Maybe in a distant future humans could develop the technology to really make a jump to another celestial body as migrants who are born, live and die in that new destination, but we won’t survive here on Earth into that distant future to develop that technology.

    “We can actually change an entire planet” the author suggests. That is incorrect. If ongoing research suggests anything it is how complex such a process would be, how much energy it requires, and how long it would take, if at all possible. If technological achievements would be at the basis of our survival as a species, it would have to be here on Earth. Even that (geo-engineering) is likely too little too late as well.

    Humans have many positive traits, especially at individual and small community level. But globally we do not have the ethical capability of living in harmony with our environment and neither in harmony with each other. Even if we could, do we really want to export that to another planet?
    As many scientists warn, we are already in the 6th extinction event which is on par only with the worst of the previous events (Permian). The only big difference is that this event unravels several orders of magnitude faster than any previous one.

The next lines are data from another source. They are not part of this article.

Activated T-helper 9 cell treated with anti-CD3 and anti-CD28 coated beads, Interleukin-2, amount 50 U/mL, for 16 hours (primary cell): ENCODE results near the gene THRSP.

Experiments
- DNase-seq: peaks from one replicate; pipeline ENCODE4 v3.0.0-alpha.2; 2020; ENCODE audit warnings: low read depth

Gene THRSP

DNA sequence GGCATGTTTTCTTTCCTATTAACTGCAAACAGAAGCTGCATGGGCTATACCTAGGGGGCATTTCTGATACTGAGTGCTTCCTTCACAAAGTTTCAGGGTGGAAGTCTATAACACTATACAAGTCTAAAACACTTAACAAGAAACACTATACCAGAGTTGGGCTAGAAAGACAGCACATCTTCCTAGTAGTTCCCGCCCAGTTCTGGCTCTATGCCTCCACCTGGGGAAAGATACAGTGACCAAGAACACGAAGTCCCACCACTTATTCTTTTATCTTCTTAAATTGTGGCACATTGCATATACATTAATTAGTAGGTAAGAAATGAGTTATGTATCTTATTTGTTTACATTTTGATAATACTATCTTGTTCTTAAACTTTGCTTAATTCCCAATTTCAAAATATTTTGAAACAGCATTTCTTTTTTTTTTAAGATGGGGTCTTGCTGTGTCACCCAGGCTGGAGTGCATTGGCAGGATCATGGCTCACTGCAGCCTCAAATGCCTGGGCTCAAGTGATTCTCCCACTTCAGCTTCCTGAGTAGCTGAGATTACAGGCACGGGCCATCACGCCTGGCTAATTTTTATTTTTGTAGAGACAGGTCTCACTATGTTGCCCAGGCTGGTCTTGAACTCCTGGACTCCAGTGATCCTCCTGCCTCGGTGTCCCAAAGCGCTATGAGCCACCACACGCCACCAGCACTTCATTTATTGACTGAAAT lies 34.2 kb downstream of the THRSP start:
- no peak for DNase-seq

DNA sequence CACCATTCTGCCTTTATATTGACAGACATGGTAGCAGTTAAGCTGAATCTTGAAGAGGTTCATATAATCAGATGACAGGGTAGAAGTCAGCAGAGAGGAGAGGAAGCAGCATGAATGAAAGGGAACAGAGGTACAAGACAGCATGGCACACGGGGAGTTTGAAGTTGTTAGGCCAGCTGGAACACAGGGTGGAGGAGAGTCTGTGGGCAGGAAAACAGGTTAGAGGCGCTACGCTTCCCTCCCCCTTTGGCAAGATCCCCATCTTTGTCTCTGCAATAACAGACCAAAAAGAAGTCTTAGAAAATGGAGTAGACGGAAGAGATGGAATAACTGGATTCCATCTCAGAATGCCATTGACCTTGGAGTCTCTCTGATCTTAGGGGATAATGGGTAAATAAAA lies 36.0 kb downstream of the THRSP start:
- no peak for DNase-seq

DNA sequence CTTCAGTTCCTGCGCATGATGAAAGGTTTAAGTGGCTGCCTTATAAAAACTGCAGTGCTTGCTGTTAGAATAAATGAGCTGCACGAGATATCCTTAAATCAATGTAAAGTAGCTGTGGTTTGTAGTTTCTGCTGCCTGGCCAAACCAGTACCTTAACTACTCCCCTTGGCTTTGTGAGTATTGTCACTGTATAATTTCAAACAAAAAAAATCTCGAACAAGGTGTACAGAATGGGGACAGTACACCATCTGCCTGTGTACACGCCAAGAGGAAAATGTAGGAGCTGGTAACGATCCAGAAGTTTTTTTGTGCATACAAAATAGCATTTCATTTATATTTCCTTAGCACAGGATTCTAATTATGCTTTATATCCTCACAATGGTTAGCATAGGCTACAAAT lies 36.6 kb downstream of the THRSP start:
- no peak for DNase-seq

We are running out of space on this planet, indeed, but we are running out of time most of all. Not only time to develop technologies, but most of all time to develop ourselves into a species that deserve to be called “home sapiens”, “Wise man”.

    1. Hi Erik, thank you for your reply. I think describing the article as naive is a little harsh but that’s ok we are entitled to our opinions. The aim of the post was to spark discussion on the merits of colonising Mars, giving the understanding that our current home has its days numbered. I think your views are on the pessimistic side but I understand the general tenant of what you are suggesting – which is kind of what I thought the article was suggesting. You pick on a comment that I made that “we can actually change an entire planet” seemingly inferring that this was meaning some kind of terraforming of Mars. This interpretation is incorrect as the comment was referring to what we have done to the Earth. Again, thanks for your comments. A healthy debate is really useful to get this things discussed.